It was then that the Nautilus’ beacon swept away and the outside was plunged into darkness. Conseil had moved to the port window, and from that quarter we heard him exclaim. Rushing to his side, I was just able to catch a glimpse of another, larger, far more cylindrical craft. This one was briefly caught in the Nautilus’ sweeping light, but in the moment I gazed upon it, I knew it to be nearly half the length of the vessel we were on.
Then, all the gates of Hades seemed to open at once, as a brilliant flash seen at a distance through the port gallery window was met by an equally bright blue flash from somewhere directly above us. In that moment we all grabbed for the nearest bracing…
On April 28th we celebrated our club’s fourth birthday, by returning to the rule system we played that first night on March 11th, 2010.
Following the sinking of the RMS MAJESTIC, at the hands of a French Aeronef force in the mid-Atlantic (in our linked Aeronef/IHMN game at OwlCon last February), Aquanef and Aeronef forces of Britain and France converged over that mid-Atlantic spot to hunt for the wreck of the doomed liner. Hidden somewhere aboard the MAJESTIC was purported to be documents that might implicate one nation or another in the past assassination of US Vice President Levi Morton. Prior to recovering the liner or its contents, the Aqua and Aeronef forces of both nations were tasked with positively locating and identifying the MAJESTIC, and assessing its condition on the ocean floor.
Arrayed opposite each other were roughly equal forces of Aeronef vessels and scratch built Aquanefs. I used a scheme I’d read about, hot gluing CD-sized disks on top of clear plastic tumblers, to provide a 3D appearance to the table. Aeronefs on their flight stands stood atop the inverted tumbler/disk combinations, while the subs on their own stands stood on the table itself. Irregularly shaped cutouts represented the unknown and mysterious sea floor, and its perils. When an Aquanef came within spotting range of these areas I would determine the actual terrain/threat and deploy it accordingly. The Wessex Aquanef rules were being playtested here, and they provided the impetus for setting terrain at various depths, forcing subs to move around or above those elements of terrain else suffer the consequences.
Rob kept notes as we played (John and Stephen commanded the British Aqua and Aeronef forces respectively, while Mike and Rob did the same for the French). The following recap is based on Rob’s notes.
In turn one the French began their underwater exploration by discovering two undersea mountains and a kelp forest at the same depth. The French Aeronef formation flew in column, by squadrons, with light forces (class 3-4) in the lead, heavier/slower class 1-2 behind. French fighters and bombers were kept ready to launch. In that opening turn Rob turned right to parallel the edge of the table. The British in turn one were in line abreast formation with heavies in the middle and lights on the flanks. They moved forward at best possible speed.
In turn two the French Aquanefs discovered a giant crab, which attacked and missed its target. The French undersea force also discovered a wreck, but it did not appear to be MAJESTIC. The French Aeronefs began launching their fighters. The British Aquanef force discovered the NAUTILUS and another formation of undersea mountains. Both Aeronef fleets advanced towards each other in formation.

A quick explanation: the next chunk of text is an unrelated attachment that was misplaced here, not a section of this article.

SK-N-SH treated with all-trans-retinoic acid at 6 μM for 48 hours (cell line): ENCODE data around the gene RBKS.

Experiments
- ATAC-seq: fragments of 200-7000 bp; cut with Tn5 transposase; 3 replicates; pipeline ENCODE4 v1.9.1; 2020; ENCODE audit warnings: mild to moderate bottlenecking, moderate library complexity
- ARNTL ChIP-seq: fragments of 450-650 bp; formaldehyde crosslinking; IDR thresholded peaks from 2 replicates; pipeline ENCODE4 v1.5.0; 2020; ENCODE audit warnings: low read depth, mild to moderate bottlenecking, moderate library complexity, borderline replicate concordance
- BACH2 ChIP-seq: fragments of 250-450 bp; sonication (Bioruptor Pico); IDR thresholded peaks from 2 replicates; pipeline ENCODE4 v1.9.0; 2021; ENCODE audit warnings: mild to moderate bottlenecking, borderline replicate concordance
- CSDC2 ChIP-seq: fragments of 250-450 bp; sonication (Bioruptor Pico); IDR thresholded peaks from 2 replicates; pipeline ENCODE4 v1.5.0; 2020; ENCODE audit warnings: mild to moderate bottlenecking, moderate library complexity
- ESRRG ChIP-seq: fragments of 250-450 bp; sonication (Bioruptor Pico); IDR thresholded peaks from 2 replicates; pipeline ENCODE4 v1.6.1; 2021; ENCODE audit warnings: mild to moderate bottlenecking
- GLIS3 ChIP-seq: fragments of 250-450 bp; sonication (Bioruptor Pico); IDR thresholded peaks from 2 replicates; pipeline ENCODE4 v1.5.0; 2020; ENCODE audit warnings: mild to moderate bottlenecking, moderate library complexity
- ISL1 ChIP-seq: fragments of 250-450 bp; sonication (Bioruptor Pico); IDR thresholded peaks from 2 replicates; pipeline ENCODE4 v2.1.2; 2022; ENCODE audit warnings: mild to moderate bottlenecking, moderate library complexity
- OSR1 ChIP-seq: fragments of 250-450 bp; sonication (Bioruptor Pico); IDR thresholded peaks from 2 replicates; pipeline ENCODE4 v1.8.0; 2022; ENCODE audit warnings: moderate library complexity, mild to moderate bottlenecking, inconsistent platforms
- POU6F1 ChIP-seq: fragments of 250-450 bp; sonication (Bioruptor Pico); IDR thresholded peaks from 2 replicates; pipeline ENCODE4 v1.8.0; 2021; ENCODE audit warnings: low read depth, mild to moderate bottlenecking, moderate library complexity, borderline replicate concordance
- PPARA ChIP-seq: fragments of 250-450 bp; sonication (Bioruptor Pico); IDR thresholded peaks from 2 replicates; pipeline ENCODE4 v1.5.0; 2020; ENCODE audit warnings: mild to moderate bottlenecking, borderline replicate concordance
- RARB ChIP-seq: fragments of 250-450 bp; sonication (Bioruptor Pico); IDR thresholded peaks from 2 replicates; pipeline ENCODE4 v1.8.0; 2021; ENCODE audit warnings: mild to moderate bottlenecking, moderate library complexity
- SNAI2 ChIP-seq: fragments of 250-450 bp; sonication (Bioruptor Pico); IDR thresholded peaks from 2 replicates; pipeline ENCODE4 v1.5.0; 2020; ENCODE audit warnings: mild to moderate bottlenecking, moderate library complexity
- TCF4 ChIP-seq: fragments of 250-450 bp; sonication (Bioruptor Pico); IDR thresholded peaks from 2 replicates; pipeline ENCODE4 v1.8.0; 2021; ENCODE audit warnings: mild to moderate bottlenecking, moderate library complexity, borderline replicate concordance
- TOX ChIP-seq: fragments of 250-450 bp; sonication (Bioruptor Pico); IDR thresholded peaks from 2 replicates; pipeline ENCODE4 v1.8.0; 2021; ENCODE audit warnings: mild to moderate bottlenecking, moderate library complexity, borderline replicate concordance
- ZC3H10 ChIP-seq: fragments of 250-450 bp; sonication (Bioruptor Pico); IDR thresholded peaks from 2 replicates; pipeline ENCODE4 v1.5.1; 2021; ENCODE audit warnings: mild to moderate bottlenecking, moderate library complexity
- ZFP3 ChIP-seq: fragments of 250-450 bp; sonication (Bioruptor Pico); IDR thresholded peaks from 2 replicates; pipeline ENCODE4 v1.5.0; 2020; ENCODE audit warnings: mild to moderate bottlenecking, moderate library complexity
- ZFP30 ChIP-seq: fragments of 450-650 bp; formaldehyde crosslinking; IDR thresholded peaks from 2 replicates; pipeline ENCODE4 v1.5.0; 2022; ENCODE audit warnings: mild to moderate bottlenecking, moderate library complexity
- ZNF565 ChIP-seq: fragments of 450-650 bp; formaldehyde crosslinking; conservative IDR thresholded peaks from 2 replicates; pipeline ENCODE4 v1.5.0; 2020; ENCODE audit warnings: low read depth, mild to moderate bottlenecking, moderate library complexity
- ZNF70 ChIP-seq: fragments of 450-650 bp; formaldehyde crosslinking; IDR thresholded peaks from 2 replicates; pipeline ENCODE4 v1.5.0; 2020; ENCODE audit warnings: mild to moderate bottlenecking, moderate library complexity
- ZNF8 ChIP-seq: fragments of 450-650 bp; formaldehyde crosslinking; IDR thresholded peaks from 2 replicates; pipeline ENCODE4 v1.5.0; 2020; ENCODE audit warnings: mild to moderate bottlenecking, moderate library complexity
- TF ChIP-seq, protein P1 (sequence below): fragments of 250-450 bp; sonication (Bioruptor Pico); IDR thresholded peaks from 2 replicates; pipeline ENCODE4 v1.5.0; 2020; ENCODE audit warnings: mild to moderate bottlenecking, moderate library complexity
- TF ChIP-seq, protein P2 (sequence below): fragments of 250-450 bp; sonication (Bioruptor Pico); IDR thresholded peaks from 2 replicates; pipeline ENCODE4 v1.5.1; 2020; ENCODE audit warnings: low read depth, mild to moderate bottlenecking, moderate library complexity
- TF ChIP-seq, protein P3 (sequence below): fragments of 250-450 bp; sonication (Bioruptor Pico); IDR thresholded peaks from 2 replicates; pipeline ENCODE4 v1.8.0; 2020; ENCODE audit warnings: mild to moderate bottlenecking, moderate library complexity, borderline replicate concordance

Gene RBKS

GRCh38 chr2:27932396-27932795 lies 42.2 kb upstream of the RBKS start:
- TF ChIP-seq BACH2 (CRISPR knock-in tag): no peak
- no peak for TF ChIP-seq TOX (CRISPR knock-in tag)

In turn three the French damaged the crab and continued to launch fighters from the air. Both fleets continued their advance towards one another, in formation. The British exchanged fire with the NAUTILUS.
Turn four saw continued fire between the NAUTILUS and the British and fighting between the crab and nearby French Aquanefs. In the air, the French and British fleets closed range, but held their fire. The French circled behind the British line.
In turn five the French defeated the giant crab and it began exiting the battle area. NAUTILUS disengaged and Nemo decided to leave the two sides to their own devices…he’d gotten what he was after… Meanwhile, the air filled with gunfire, as the entire French fleet fired on AGINCOURT delivering 97% damage. The British fleet fired back at LOIRE which took 60% damage. The French also lost a fighter squadron.
In the sixth turn the British and French both discovered a second wreck on the sea bottom. The French, however, lost their reconnaissance sub to crushing pressure while trying to confirm that the wreck was MAJESTIC, leaving the British undersea force as the first to positively identify MAJESTIC. In the skies, the British fired on the cruiser JEANNE LA PUCELLE, which was destroyed. LOIRE then delivered the coup de grace to AGINCOURT.
As the game wrapped up and was called, the L’EPEE and YORK both succumbed to focused firing.
In the end we decided that the British Aquanefs signaled the fleet the location of MAJESTIC and London would receive the location before Paris, although probably not by a lot of time. The French decorated their Admiral for destroying AGINCOURT and a British cruiser but have reported to the French people a great victory. The official French Naval records will read that the LOIRE and other naval casualties were lost in a tragic training accident in the Orient.
Stay tuned for our next exciting chapter in our alternative Victorian era campaign, coming your way in early 2015.